Lee Allen’s greatest legacy may be the wonderful solos he took on Little Richard’s greatest hits, “Tutti Frutti,” “Long Tall Sally,” “Rip It Up,” “Good Golly Miss Molly” and many more. Those tenor sax breaks contributed as much to the mayhem of those recordings as did the psychotic vocalizing of Richard himself.
Earl Palmer defected to Los Angeles in 1957 to become the most successful studio drummer of his generation, but Lee stuck around New Orleans a little longer, cutting a hit of his own in 1958, “Walking With Mr. Lee,” a great dance favorite on American Bandstand.
Unable to produce a follow-up hit, Lee took to the road with Fats until 1965, then following Palmer to LA. Not the greatest sight-reader, Lee did not find the success in the studios that Earl had, so he went to work in one of the many airplane factories in Southern California while performing at night with one of the organ/sax combos so popular at the time. In the seventies, he returned to Fats’ touring band full-time and, in the next decade, was rediscovered by local roots bands, such as The Blasters and The Stray Cats. He occasionally sat in with my band, The Beaters.
The last time I saw him in good health was at the funeral of our mutual friend Paul Gayten. When Lee was dying of cancer, I went to visit him at the rest home where he was staying. It was heartbreaking to see this once-vital man wasting away and going in-and-out of lucidity. I was glad, however, to be able to pay my last respects to a man who was both a hero and a friend".
1956 Honkers and Screamers—Savoy
1958 Walkin' with Mr. Lee—Collectables
In the 1950s, J and M Studio in New Orleans put together one of the finest session bands in the history of Rock & Roll and R&B. Although various musicians were involved over the years, the main band consisted of: Lee Allen on tenor sax, Alvin “Red” Tyler on baritone sax, Earl Palmer on drums, Edgar Blanchard on guitar, Justin Adams on guitar, Huey “Piano” Smith on piano, James Booker on piano, and Frank Fields on bass. Regulars also included; Doctor John, Salvador Doucette, Wendell Duconge, Clarence Ford, Edward Frank, Herb Hardesty, Ernest McLean and Allen Toussaint.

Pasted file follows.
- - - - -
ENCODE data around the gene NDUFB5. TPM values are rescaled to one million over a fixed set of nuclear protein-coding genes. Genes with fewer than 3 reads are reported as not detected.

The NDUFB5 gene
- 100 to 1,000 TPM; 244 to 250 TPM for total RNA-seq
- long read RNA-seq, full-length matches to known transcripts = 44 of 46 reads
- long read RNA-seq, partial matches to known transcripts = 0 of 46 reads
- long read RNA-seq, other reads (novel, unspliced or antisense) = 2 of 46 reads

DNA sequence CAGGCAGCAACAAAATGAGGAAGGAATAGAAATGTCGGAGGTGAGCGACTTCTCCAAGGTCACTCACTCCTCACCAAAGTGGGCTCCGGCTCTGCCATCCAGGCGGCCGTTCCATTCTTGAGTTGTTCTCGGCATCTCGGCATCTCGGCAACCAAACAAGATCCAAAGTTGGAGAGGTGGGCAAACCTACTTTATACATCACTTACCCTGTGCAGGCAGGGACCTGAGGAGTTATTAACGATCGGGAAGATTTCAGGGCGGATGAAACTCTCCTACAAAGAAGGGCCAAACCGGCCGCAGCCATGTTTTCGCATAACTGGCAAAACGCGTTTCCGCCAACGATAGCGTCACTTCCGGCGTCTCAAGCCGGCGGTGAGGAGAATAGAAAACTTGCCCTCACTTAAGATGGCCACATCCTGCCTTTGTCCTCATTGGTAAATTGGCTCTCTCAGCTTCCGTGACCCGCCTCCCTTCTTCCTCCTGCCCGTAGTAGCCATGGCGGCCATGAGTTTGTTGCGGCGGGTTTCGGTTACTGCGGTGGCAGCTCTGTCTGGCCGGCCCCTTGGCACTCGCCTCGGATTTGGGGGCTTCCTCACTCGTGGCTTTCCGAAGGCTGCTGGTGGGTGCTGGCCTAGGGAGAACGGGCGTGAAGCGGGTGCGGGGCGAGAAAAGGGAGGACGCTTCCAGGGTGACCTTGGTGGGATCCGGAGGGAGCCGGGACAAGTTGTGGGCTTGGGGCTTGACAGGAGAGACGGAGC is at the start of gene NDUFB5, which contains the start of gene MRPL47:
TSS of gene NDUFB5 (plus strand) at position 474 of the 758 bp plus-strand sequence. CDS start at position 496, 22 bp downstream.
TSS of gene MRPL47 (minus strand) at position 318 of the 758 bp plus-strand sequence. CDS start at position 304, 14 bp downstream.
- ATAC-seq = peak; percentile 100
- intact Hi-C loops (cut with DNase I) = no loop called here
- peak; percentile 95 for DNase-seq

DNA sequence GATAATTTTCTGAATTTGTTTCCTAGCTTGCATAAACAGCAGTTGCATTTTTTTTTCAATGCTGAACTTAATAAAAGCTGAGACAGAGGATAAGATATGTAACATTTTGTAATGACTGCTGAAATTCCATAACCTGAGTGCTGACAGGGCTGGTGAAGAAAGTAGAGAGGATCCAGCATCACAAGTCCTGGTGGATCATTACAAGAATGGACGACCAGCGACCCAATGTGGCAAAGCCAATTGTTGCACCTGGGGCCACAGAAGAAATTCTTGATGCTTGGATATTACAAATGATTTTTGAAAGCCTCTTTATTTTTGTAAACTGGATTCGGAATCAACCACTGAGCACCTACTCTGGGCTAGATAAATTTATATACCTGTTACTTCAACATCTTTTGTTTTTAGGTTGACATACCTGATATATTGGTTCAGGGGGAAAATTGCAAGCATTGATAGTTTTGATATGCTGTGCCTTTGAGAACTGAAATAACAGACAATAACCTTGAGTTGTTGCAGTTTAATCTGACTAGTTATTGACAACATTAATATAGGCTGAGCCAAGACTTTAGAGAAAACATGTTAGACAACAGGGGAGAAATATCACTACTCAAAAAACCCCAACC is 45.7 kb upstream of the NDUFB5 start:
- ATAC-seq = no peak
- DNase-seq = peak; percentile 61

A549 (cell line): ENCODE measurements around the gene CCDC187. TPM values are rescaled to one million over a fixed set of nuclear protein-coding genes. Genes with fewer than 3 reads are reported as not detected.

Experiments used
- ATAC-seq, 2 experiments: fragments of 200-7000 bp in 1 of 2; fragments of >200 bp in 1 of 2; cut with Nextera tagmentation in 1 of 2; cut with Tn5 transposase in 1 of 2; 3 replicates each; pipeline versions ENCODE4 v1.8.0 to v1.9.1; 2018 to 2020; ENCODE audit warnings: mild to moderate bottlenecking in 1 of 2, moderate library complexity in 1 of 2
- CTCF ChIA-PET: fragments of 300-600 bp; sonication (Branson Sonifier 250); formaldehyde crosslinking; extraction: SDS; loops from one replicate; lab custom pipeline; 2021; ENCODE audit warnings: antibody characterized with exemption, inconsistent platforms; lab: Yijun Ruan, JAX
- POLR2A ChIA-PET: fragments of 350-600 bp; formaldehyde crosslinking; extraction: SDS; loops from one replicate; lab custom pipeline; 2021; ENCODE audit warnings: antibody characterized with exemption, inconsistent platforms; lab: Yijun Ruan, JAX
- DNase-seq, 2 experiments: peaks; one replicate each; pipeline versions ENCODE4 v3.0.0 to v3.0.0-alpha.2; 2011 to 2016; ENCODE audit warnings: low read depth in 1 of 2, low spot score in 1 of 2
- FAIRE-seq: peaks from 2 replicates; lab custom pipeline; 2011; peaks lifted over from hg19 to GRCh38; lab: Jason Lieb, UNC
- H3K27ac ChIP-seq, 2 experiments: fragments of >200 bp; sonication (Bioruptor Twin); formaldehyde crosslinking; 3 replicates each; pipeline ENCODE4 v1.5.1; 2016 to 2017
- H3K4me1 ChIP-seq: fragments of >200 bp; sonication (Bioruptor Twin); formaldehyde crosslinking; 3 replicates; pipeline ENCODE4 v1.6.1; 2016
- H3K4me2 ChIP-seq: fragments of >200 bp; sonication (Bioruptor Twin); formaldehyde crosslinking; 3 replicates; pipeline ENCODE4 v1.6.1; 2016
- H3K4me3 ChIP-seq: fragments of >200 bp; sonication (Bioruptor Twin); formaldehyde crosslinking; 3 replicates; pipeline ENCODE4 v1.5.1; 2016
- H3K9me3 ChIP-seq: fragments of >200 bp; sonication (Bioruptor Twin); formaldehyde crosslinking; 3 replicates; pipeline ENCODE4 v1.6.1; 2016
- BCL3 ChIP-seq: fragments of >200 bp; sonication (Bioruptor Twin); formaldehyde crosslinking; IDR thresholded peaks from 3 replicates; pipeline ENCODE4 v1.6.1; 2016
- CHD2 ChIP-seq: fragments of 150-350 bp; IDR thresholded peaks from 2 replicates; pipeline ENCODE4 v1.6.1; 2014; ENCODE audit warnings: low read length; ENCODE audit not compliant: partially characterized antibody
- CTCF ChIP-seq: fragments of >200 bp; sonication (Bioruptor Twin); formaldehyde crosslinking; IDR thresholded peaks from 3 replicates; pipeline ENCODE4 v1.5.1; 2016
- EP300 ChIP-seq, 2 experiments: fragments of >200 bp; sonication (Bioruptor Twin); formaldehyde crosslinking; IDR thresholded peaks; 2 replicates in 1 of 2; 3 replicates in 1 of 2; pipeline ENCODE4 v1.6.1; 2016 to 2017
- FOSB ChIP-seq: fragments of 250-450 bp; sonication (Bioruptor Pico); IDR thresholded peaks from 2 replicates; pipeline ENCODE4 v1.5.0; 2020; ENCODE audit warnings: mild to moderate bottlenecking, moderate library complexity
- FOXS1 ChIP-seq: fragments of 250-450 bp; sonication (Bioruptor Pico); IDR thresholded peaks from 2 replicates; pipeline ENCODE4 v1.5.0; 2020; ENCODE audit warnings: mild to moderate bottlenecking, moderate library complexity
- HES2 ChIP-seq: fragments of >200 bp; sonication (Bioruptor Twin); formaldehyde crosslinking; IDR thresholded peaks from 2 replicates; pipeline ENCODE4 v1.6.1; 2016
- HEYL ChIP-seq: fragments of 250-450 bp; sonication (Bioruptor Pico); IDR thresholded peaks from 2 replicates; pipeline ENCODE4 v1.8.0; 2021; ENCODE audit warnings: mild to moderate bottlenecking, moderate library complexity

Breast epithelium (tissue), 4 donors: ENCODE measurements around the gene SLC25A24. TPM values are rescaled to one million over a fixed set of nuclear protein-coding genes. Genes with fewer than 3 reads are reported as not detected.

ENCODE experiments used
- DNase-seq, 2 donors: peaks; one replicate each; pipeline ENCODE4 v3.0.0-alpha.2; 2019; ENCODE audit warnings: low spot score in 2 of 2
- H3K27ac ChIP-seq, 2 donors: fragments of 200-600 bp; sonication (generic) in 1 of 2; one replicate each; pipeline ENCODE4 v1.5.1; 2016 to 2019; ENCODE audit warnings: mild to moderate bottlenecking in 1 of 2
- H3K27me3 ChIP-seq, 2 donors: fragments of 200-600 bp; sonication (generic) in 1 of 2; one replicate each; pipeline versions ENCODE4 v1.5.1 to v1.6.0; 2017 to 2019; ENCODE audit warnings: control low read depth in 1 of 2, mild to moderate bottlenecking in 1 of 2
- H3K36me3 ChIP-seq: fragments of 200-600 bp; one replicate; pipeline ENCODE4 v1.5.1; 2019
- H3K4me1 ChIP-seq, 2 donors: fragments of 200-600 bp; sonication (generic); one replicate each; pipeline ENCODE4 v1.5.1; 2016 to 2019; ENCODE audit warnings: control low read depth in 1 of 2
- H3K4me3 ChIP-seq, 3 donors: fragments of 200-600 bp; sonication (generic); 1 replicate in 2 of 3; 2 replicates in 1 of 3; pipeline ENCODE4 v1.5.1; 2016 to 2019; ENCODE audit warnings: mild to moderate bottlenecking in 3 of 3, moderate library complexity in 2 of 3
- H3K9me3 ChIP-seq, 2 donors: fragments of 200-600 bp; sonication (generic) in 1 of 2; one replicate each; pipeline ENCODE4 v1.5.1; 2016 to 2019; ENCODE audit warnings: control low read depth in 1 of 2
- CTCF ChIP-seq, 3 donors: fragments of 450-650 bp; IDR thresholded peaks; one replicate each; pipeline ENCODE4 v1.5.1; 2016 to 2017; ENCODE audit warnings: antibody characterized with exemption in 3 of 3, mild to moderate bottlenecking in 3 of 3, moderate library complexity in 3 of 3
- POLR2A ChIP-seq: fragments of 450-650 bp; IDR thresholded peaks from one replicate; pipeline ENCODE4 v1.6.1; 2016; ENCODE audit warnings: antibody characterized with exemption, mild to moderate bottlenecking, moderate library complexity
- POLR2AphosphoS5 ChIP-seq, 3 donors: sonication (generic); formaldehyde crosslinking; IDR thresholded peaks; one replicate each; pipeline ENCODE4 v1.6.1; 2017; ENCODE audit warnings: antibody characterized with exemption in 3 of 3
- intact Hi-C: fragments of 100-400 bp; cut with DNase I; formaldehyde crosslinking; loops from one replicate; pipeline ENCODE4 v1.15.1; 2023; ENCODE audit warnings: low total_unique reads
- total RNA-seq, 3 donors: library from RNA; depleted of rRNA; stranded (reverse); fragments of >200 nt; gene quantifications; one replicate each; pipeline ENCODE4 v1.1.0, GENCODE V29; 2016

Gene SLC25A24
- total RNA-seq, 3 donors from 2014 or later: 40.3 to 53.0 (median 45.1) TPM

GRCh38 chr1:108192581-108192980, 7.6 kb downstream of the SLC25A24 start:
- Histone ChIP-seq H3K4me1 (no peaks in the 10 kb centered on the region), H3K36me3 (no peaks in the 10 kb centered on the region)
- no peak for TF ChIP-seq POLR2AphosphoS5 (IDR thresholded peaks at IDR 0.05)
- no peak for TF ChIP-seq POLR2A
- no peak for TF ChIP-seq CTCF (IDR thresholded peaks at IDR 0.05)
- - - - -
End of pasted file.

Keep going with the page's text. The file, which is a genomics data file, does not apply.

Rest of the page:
Lee Allen played a Buescher 400 “Top Hat & Cane” tenor with a Brilhart HR m/p (white bite plate) on the Little Richard and Fats Domino sessions. Alvin “Red” Tyler (played baritone sax on most of the sessions with Lee Allen) told me that Lee used plastic reeds on the early sessions and that Lee’s lower lip would bleed once in a while if the session went on for hours. Lee Allen subsequently used a Berg Larsen 120/0 after his Buescher was stolen. A 1982 photo shows Allen playing a Selmer MKVI with a Brilhart m/p again. He also used a Selmer “D” hard rubber according to an interview. He did not care for metal m/p’s.
1. LONG TALL SALLY-LITTLE RICHARD
2. ALL AROUND THE WORLD—LITTLE RICHARD
3. I’M IN LOVE AGAIN-FATS DOMINO
4. POOR ME-FATS DOMINO
5. LET THE GOOD TIMES ROLL-SHIRLEY AND LEE
6. READY TEDDY-LITTLE RICHARD
7. RIP IT UP-LITTLE RICHARD
8. SLIPPIN’ AND SLIDIN’-LITTLE RICHARD
9. THE GIRL CAN’T HELP IT-LITTLE RICHARD
10. TUTTI-FRUTTI-LITTLE RICHARD
11. BABY FACE-LITTLE RICHARD
12. IT’S YOU I LOVE-FATS DOMINO
13. I WANT YOU TO KNOW-FATS DOMINO
14. JENNY, JENNY-LITTLE RICHARD
15. LUCILLE-LITTLE RICHARD
16. MISS ANN-LITTLE RICHARD
17. SEND ME SOME LOVIN’-LITTLE RICHARD
18. VALLEY OF TEARS-FATS DOMINO
19. WAIT AND SEE-FATS DOMINO
20. GOOD GOLLY MISS MOLLY-LITTLE RICHARD
21. THE BIG BEAT-FATS DOMINO
22. BY THE LIGHT OF THE SILVERY MOON-LITTLE RICHARD
23. NATURAL BORN LOVER-FATS DOMINO
24. TELLING LIES-FATS DOMINO
25. WALKIN' WITH MR. LEE (Pop Chart Peaks: Cash Box 46, Music Vendor 52, Billboard 54)
There are many more solo recordings (45rpm's) by Lee Allen and other recordings by artists that feature his solos. Feel free to post them here so we can trace more of his recording history. Thanks.